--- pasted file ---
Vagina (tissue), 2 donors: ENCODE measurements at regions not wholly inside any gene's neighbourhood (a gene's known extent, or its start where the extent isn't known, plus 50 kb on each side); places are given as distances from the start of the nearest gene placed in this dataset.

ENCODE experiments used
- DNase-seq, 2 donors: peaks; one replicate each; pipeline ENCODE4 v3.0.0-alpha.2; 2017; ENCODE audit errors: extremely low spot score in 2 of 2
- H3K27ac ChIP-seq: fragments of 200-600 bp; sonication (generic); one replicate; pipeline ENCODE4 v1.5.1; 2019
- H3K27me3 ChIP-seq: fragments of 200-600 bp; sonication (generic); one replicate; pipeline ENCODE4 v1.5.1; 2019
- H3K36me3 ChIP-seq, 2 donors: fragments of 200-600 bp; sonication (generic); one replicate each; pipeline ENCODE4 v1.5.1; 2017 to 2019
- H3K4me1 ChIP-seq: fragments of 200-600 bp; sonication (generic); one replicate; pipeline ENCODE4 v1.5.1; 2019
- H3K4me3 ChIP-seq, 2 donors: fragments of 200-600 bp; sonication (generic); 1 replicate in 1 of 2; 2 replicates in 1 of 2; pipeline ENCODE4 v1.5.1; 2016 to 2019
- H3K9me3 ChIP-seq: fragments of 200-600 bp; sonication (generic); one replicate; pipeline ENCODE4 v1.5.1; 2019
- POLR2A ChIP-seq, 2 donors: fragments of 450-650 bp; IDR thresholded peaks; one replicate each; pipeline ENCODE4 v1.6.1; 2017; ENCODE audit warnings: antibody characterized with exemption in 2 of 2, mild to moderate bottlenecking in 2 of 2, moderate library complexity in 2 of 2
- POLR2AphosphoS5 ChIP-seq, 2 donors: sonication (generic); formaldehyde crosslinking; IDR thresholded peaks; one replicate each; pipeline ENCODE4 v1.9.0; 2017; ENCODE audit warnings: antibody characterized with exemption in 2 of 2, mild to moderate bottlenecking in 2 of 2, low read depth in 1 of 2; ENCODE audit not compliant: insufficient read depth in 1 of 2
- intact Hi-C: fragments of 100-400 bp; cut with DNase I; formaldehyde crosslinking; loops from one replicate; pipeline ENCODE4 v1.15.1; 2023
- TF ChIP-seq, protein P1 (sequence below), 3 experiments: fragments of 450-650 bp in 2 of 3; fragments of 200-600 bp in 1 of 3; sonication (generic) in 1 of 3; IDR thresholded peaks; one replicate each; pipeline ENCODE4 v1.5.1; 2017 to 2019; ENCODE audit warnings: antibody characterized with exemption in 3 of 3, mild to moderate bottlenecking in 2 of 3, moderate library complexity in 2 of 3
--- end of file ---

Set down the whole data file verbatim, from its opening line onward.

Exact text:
Vagina (tissue), 2 donors: ENCODE measurements at regions not wholly inside any gene's neighbourhood (a gene's known extent, or its start where the extent isn't known, plus 50 kb on each side); places are given as distances from the start of the nearest gene placed in this dataset.

ENCODE experiments used
- DNase-seq, 2 donors: peaks; one replicate each; pipeline ENCODE4 v3.0.0-alpha.2; 2017; ENCODE audit errors: extremely low spot score in 2 of 2
- H3K27ac ChIP-seq: fragments of 200-600 bp; sonication (generic); one replicate; pipeline ENCODE4 v1.5.1; 2019
- H3K27me3 ChIP-seq: fragments of 200-600 bp; sonication (generic); one replicate; pipeline ENCODE4 v1.5.1; 2019
- H3K36me3 ChIP-seq, 2 donors: fragments of 200-600 bp; sonication (generic); one replicate each; pipeline ENCODE4 v1.5.1; 2017 to 2019
- H3K4me1 ChIP-seq: fragments of 200-600 bp; sonication (generic); one replicate; pipeline ENCODE4 v1.5.1; 2019
- H3K4me3 ChIP-seq, 2 donors: fragments of 200-600 bp; sonication (generic); 1 replicate in 1 of 2; 2 replicates in 1 of 2; pipeline ENCODE4 v1.5.1; 2016 to 2019
- H3K9me3 ChIP-seq: fragments of 200-600 bp; sonication (generic); one replicate; pipeline ENCODE4 v1.5.1; 2019
- POLR2A ChIP-seq, 2 donors: fragments of 450-650 bp; IDR thresholded peaks; one replicate each; pipeline ENCODE4 v1.6.1; 2017; ENCODE audit warnings: antibody characterized with exemption in 2 of 2, mild to moderate bottlenecking in 2 of 2, moderate library complexity in 2 of 2
- POLR2AphosphoS5 ChIP-seq, 2 donors: sonication (generic); formaldehyde crosslinking; IDR thresholded peaks; one replicate each; pipeline ENCODE4 v1.9.0; 2017; ENCODE audit warnings: antibody characterized with exemption in 2 of 2, mild to moderate bottlenecking in 2 of 2, low read depth in 1 of 2; ENCODE audit not compliant: insufficient read depth in 1 of 2
- intact Hi-C: fragments of 100-400 bp; cut with DNase I; formaldehyde crosslinking; loops from one replicate; pipeline ENCODE4 v1.15.1; 2023
- TF ChIP-seq, protein P1 (sequence below), 3 experiments: fragments of 450-650 bp in 2 of 3; fragments of 200-600 bp in 1 of 3; sonication (generic) in 1 of 3; IDR thresholded peaks; one replicate each; pipeline ENCODE4 v1.5.1; 2017 to 2019; ENCODE audit warnings: antibody characterized with exemption in 3 of 3, mild to moderate bottlenecking in 2 of 3, moderate library complexity in 2 of 3